Liveminds recently worked with the world’s largest kids marketing platform and a leading food manufacturer to support packaging design and product research. The challenge was to find out more about children’s snacking habits along with their opinions on specific brands of chilled snacks.
The Liveminds platform was used to run a week long discussion forum between 32 participants in the UK.
Liveminds branding was used on the platform, rather than custom branding as the researcher didn’t want to reveal the client brand to the participants until later in the project. If participants had been aware of the brand from the outset their early responses may have been influenced.
The participants were divided into two age groups, primary and secondary school, and group questions were used so participants could only see answers from others in their group. This was beneficial as the groups could interact with their contemporaries at a similar level undaunted by the presence of older year groups. Researchers using the platform were easily able to view the responses of the different groups to the same questions.
Researchers and participants can upload a range of media to the platform. Researchers often upload videos of themselves introducing the project or giving example answers, as this helps to reassure and encourage participants. Children often respond better to visual stimulus rather than purely text based questions. Young children may also be able to communicate better using videos and pictures.
This project was particularly successful at using researcher probes as the children keenly responded and this sparked lots of interaction between participants, leading to deeper insights. Blocker questions were used when the researcher didn’t want people to continue on to the next question without responding. This approach worked well because it ensured that participants gave their thoughts on the packaging designs without being influenced by others that they would see later.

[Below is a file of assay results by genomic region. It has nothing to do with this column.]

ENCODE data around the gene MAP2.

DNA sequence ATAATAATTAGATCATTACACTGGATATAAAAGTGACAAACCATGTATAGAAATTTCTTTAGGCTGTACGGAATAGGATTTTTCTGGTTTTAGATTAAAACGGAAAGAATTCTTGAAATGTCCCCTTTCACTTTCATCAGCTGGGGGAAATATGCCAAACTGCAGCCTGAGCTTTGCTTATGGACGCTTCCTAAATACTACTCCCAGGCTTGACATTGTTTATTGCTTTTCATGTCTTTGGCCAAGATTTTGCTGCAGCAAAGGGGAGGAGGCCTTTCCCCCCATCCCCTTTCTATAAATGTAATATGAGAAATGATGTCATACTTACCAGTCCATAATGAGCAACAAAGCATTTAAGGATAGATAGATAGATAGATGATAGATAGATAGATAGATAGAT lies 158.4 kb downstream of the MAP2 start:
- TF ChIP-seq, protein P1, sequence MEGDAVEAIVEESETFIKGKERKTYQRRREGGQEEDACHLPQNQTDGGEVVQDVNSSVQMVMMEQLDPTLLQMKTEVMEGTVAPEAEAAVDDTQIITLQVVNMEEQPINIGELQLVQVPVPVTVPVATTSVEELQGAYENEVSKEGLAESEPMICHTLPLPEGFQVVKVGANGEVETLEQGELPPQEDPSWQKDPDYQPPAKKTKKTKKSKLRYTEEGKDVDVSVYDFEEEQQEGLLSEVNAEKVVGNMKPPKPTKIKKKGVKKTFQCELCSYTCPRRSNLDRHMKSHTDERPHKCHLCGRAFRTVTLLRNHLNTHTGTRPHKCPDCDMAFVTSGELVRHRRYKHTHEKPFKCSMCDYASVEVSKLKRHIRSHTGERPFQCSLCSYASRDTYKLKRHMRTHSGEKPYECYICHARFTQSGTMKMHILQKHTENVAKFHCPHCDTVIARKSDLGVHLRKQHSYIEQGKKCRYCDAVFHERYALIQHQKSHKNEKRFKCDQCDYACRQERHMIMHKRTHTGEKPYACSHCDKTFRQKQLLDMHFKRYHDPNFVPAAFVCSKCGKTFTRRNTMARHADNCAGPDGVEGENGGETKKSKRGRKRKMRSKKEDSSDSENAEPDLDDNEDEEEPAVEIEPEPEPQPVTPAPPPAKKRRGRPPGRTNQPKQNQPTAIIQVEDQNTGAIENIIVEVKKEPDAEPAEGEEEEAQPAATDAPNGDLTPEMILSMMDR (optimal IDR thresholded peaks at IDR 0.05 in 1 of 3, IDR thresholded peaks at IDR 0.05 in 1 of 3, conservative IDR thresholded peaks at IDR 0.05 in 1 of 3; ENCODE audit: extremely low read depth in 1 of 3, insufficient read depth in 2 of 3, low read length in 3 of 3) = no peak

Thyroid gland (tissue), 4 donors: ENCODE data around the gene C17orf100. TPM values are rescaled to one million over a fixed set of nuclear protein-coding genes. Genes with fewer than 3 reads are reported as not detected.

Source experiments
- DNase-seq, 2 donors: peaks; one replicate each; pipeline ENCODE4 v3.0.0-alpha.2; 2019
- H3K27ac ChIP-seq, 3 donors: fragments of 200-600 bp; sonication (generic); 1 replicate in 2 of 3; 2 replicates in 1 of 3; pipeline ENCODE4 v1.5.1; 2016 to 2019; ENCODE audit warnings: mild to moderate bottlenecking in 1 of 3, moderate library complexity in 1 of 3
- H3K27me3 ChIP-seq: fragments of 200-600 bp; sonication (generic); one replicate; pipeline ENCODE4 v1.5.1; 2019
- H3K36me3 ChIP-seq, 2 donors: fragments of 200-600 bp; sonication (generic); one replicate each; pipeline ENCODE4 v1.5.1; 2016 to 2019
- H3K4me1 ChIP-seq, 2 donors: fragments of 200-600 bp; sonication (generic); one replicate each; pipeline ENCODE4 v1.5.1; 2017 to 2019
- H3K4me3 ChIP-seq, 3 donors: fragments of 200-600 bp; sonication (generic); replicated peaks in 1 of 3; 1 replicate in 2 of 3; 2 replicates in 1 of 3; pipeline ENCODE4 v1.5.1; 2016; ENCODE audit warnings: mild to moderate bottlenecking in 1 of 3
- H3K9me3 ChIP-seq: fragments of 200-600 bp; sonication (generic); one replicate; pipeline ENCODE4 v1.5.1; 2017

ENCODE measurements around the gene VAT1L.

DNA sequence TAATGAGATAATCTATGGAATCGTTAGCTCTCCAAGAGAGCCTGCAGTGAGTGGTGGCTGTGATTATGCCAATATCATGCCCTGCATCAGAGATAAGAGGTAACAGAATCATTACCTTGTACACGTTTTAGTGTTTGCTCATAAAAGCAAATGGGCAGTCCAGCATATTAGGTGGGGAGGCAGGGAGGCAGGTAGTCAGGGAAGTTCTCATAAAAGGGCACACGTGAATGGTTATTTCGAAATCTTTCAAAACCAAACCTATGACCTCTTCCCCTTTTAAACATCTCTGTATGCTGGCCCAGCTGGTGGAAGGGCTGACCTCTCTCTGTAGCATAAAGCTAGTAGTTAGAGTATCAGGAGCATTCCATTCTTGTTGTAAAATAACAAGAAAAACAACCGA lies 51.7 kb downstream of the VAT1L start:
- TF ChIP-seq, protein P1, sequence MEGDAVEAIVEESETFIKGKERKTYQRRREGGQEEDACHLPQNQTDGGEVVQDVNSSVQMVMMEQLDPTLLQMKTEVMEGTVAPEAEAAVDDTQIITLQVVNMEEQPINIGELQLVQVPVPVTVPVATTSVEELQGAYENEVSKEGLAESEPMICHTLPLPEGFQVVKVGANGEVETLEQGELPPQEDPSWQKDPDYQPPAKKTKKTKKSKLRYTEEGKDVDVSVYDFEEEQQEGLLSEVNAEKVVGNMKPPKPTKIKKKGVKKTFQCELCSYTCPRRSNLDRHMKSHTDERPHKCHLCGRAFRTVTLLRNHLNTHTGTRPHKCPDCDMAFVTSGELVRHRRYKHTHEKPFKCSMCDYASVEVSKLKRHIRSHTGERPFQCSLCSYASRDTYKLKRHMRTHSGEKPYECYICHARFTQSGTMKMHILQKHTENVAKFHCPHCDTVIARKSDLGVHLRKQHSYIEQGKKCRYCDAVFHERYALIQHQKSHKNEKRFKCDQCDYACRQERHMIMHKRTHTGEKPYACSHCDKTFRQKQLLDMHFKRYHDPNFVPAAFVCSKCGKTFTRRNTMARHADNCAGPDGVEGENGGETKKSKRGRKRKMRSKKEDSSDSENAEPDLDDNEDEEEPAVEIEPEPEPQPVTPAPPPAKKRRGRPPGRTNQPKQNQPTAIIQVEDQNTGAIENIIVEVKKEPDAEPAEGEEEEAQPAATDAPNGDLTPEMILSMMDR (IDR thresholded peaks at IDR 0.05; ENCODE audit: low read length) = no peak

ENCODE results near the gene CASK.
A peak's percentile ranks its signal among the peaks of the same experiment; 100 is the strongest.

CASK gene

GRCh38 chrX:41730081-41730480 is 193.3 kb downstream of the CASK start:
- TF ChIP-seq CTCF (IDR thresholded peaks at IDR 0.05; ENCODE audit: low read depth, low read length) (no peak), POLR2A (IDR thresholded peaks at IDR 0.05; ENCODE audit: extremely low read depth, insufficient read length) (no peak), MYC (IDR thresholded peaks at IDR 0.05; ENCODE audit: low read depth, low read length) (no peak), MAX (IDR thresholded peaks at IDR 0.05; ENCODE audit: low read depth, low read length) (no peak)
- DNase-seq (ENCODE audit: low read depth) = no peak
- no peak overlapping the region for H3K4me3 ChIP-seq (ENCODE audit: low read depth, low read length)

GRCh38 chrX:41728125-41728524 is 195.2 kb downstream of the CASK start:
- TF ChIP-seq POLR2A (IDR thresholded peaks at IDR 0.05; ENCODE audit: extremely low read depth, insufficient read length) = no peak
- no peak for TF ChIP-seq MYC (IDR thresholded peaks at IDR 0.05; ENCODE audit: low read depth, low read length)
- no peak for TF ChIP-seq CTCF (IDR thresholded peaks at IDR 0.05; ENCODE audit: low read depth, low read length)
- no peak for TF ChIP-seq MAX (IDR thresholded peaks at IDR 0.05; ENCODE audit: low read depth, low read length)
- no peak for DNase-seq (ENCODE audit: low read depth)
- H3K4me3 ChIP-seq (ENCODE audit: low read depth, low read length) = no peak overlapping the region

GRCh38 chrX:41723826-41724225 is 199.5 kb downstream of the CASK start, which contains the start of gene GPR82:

A mixture of web and mobile app questions were used to utilise the benefits of both formats. Mobile app questions allowed participants to capture ‘in the moment’ feedback rather than trying to recall experiences after the event. To counter any issues with poor internet connection, the app allowed participants to capture photos and videos offline and sync them to the platform at a later time. Web questions were used when the researcher wanted people to spend more time reflecting on their experiences and providing longer written responses on larger devices.
The mobile app allowed participants to literally invite researchers into their homes and share their journeys and experiences with them. One of the best examples from this project was when participants were asked to video themselves opening and trying the product. Some of the videos captured fantastic honest and expressive reactions that wouldn’t have been seen otherwise.
The marketing agency gained valuable insight into children’s snacking habits and opinions on the specific products and packaging. This project was particularly successful at getting participants to interact with each other and the researcher. Participants keenly answered questions and positively responded to each others comments. Participants were enthusiastic about uploading photos and videos of themselves in situ, providing ‘in the moment’ feedback. This was extremely valuable to both the researcher and the end client - bringing experiences to life and helping the client to better understand how to develop their packaging designs.